Lubrication and wear
The pressures required in modern hydraulic systems demand tough, precisely machined components. Precision machining leaves very small clearances between moving parts. For example, it is not uncommon for control valves to have spools and bores matched and fitted within a mechanical tolerance of ±0.0002 in. (5 µm). With some of today’s electrohydraulic valves, tolerances may be even tighter, with clearances of 1 µm or less. The surface finishes on high-pressure bearings and gears can result in rolling clearances as small as 0.1 µin.
The hydraulic fluid is expected to create a lubricating film to keep these precision parts separated. Ideally, the film is thick enough to completely fill the clearance between moving parts. This condition is known as hydrodynamic or full-film lubrication, and it results in low wear rates. When the wear rate is kept low enough, a component is likely to reach its intended service life expectancy, which may be millions of pressurization cycles.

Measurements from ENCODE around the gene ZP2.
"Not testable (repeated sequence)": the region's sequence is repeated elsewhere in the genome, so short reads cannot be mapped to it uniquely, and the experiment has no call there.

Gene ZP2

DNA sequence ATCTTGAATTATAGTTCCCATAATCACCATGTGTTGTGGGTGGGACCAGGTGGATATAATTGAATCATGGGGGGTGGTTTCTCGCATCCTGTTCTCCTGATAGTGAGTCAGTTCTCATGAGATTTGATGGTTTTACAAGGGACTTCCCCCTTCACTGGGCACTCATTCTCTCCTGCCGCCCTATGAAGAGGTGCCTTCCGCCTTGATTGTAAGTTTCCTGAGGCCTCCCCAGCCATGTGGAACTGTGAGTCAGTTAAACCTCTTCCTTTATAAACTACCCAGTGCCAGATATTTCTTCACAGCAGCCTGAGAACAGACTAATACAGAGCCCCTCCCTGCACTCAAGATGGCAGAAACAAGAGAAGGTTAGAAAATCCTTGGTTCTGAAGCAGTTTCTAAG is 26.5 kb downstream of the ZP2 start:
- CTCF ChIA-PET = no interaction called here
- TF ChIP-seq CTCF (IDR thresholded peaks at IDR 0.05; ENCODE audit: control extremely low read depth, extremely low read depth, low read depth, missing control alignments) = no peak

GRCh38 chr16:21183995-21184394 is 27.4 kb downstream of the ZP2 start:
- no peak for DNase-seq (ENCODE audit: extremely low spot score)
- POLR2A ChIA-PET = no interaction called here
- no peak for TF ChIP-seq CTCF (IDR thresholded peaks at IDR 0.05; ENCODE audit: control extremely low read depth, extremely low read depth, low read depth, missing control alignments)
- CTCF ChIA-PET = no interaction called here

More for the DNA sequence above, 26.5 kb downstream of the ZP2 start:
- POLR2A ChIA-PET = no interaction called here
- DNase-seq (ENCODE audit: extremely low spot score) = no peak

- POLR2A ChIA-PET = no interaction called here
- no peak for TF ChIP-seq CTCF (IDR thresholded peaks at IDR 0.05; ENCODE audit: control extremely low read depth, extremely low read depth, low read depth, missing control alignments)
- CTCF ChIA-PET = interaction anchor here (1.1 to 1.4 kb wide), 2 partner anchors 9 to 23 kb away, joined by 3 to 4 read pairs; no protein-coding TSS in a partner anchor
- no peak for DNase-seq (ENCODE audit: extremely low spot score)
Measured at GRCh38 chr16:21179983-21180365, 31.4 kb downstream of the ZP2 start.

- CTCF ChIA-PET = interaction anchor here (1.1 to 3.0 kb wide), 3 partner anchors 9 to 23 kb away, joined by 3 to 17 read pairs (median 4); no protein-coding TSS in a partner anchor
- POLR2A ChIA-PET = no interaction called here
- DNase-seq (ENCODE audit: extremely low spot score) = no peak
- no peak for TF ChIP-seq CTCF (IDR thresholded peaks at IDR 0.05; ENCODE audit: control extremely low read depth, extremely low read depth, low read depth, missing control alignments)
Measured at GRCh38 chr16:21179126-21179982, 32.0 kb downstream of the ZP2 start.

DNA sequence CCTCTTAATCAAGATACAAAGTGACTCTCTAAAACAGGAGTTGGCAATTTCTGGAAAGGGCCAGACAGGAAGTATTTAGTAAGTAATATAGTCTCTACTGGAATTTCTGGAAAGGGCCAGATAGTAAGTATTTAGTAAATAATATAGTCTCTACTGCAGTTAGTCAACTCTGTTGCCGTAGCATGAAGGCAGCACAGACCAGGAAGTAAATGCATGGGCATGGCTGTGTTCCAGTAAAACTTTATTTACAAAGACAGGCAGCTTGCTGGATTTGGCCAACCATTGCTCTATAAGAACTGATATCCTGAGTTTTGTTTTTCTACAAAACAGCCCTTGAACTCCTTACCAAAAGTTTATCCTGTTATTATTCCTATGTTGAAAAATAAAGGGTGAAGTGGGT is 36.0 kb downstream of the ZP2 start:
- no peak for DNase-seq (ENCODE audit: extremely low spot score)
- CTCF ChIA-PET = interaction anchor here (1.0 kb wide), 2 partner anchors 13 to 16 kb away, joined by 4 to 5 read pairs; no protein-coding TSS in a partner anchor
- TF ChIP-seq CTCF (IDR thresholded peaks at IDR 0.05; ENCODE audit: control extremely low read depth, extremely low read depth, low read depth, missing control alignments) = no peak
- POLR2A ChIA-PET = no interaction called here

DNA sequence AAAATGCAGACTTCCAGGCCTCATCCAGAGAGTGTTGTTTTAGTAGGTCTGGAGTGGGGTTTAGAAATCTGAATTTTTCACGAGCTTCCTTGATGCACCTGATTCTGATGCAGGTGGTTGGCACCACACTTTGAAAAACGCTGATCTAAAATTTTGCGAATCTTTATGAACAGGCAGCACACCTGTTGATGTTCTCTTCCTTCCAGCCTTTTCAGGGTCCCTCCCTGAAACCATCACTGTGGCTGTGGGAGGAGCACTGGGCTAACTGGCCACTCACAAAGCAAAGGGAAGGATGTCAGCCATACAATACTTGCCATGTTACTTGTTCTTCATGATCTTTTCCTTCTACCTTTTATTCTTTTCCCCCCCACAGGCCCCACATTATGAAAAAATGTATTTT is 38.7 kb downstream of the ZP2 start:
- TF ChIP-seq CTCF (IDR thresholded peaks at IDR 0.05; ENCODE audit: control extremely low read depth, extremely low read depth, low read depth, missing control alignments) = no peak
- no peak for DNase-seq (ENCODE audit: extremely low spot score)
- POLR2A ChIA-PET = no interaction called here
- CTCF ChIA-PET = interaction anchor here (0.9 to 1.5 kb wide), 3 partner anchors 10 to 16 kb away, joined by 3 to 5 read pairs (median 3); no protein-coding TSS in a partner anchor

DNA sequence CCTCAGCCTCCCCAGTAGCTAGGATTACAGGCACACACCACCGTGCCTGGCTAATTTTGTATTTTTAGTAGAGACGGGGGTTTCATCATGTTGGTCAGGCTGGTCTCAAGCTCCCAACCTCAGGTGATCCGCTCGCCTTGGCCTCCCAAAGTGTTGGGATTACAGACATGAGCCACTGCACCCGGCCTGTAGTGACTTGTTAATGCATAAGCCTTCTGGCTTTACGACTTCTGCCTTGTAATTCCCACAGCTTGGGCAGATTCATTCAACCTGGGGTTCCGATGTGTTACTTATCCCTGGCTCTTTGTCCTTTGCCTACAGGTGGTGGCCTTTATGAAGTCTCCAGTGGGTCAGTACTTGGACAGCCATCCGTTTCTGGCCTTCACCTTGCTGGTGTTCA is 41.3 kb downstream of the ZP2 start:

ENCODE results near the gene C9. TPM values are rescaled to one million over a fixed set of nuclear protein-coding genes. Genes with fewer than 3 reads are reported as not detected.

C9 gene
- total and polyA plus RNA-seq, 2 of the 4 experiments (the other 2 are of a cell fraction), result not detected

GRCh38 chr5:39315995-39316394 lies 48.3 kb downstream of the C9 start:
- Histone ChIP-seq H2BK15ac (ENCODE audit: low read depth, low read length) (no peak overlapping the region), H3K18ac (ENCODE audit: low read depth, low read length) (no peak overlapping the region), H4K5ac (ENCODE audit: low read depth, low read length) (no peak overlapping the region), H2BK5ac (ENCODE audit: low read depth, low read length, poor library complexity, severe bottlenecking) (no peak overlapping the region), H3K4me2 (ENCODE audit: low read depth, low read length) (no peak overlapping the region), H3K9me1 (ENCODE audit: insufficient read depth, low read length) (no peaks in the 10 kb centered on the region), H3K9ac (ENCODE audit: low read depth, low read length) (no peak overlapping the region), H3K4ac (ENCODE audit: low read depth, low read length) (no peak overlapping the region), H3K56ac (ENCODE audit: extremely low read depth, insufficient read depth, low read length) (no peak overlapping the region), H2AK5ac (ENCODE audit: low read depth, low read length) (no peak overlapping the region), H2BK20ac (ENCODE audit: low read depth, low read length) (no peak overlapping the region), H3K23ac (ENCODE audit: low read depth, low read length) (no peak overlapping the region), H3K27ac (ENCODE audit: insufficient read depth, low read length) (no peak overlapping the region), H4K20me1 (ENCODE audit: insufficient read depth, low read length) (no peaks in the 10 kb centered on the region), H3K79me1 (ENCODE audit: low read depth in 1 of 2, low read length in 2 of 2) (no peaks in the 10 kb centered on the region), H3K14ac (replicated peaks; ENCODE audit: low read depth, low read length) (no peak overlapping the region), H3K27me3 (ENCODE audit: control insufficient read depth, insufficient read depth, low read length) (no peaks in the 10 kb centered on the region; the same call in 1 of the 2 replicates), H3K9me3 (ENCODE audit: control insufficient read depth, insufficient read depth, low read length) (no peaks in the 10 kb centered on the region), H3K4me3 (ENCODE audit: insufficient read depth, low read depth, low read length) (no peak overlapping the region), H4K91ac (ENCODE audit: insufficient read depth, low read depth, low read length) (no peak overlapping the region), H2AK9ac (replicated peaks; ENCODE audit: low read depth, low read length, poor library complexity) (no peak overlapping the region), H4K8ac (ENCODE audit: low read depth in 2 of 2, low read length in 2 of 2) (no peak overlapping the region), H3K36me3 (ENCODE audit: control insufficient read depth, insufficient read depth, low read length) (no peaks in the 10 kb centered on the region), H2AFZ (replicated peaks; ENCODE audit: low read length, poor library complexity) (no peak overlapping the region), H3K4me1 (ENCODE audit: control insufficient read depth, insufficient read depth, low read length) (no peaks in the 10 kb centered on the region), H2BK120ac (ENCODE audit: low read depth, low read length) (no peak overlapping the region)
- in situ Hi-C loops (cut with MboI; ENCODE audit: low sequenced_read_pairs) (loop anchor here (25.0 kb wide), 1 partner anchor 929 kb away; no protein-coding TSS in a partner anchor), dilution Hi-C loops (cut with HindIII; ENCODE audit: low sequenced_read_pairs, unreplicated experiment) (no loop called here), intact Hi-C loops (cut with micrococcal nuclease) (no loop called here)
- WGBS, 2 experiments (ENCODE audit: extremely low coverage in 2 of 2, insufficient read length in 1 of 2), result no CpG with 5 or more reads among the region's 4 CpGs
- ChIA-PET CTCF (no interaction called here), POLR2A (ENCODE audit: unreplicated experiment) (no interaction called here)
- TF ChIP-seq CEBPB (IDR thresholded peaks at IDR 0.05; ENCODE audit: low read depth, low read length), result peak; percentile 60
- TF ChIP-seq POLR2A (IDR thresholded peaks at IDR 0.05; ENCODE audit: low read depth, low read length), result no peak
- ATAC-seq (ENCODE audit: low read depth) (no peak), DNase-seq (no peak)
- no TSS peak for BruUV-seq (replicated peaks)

The actual thickness of a lubricating film depends on fluid viscosity, applied load, and the relative speed of the two dynamic surfaces. In many applications, mechanical loads are so high that they squeeze the lubricant into a very thin film, less than 1 µin. thick. This is known as thin-film lubrication. If loads become high enough, the asperities of the two moving parts will puncture the film. The result is boundary lubrication, which allows metal-to-metal contact and the surface wear resulting from it.
Component and system designers try to avoid boundary lubrication by making sure that fluid is of the proper viscosity. However, viscosity can change as the fluid temperature changes. Also, loads and speed may vary widely during normal operating cycles. Therefore, most hydraulic components operate at least part of the time with only boundary lubrication. When that happens, parts of moving surfaces contact each other and are torn away from the parent material. The resulting particles then enter the fluid stream and travel throughout the system. If not removed by filtration, they react with other metal parts to create even more wear.